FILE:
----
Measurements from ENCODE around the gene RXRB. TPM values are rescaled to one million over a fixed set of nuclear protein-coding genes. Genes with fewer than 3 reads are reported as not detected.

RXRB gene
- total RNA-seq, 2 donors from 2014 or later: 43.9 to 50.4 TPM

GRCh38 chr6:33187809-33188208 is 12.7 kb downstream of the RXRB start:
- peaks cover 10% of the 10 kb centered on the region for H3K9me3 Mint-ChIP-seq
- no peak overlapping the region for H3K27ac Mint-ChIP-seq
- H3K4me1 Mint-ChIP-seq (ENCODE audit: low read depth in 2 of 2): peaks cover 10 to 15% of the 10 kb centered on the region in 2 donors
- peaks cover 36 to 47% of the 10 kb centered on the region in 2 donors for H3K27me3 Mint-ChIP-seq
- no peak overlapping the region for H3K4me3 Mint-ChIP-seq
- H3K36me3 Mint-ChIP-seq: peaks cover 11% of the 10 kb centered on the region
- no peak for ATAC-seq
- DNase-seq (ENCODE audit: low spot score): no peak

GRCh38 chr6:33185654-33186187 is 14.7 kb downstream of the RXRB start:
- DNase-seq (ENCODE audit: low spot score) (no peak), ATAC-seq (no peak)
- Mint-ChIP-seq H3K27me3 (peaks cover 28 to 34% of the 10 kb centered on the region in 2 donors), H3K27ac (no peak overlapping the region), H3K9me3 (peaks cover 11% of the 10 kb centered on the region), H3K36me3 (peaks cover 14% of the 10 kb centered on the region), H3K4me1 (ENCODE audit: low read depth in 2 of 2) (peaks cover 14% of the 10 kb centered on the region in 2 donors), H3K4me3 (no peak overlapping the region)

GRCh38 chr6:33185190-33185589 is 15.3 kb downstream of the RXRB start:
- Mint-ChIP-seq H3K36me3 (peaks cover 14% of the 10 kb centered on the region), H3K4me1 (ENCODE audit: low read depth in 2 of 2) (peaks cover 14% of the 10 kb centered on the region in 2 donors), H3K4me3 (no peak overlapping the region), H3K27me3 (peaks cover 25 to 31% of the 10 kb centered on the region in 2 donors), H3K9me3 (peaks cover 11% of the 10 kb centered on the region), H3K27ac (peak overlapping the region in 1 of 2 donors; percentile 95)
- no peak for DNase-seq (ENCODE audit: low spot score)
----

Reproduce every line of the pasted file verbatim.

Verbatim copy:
Measurements from ENCODE around the gene RXRB. TPM values are rescaled to one million over a fixed set of nuclear protein-coding genes. Genes with fewer than 3 reads are reported as not detected.

RXRB gene
- total RNA-seq, 2 donors from 2014 or later: 43.9 to 50.4 TPM

GRCh38 chr6:33187809-33188208 is 12.7 kb downstream of the RXRB start:
- peaks cover 10% of the 10 kb centered on the region for H3K9me3 Mint-ChIP-seq
- no peak overlapping the region for H3K27ac Mint-ChIP-seq
- H3K4me1 Mint-ChIP-seq (ENCODE audit: low read depth in 2 of 2): peaks cover 10 to 15% of the 10 kb centered on the region in 2 donors
- peaks cover 36 to 47% of the 10 kb centered on the region in 2 donors for H3K27me3 Mint-ChIP-seq
- no peak overlapping the region for H3K4me3 Mint-ChIP-seq
- H3K36me3 Mint-ChIP-seq: peaks cover 11% of the 10 kb centered on the region
- no peak for ATAC-seq
- DNase-seq (ENCODE audit: low spot score): no peak

GRCh38 chr6:33185654-33186187 is 14.7 kb downstream of the RXRB start:
- DNase-seq (ENCODE audit: low spot score) (no peak), ATAC-seq (no peak)
- Mint-ChIP-seq H3K27me3 (peaks cover 28 to 34% of the 10 kb centered on the region in 2 donors), H3K27ac (no peak overlapping the region), H3K9me3 (peaks cover 11% of the 10 kb centered on the region), H3K36me3 (peaks cover 14% of the 10 kb centered on the region), H3K4me1 (ENCODE audit: low read depth in 2 of 2) (peaks cover 14% of the 10 kb centered on the region in 2 donors), H3K4me3 (no peak overlapping the region)

GRCh38 chr6:33185190-33185589 is 15.3 kb downstream of the RXRB start:
- Mint-ChIP-seq H3K36me3 (peaks cover 14% of the 10 kb centered on the region), H3K4me1 (ENCODE audit: low read depth in 2 of 2) (peaks cover 14% of the 10 kb centered on the region in 2 donors), H3K4me3 (no peak overlapping the region), H3K27me3 (peaks cover 25 to 31% of the 10 kb centered on the region in 2 donors), H3K9me3 (peaks cover 11% of the 10 kb centered on the region), H3K27ac (peak overlapping the region in 1 of 2 donors; percentile 95)
- no peak for DNase-seq (ENCODE audit: low spot score)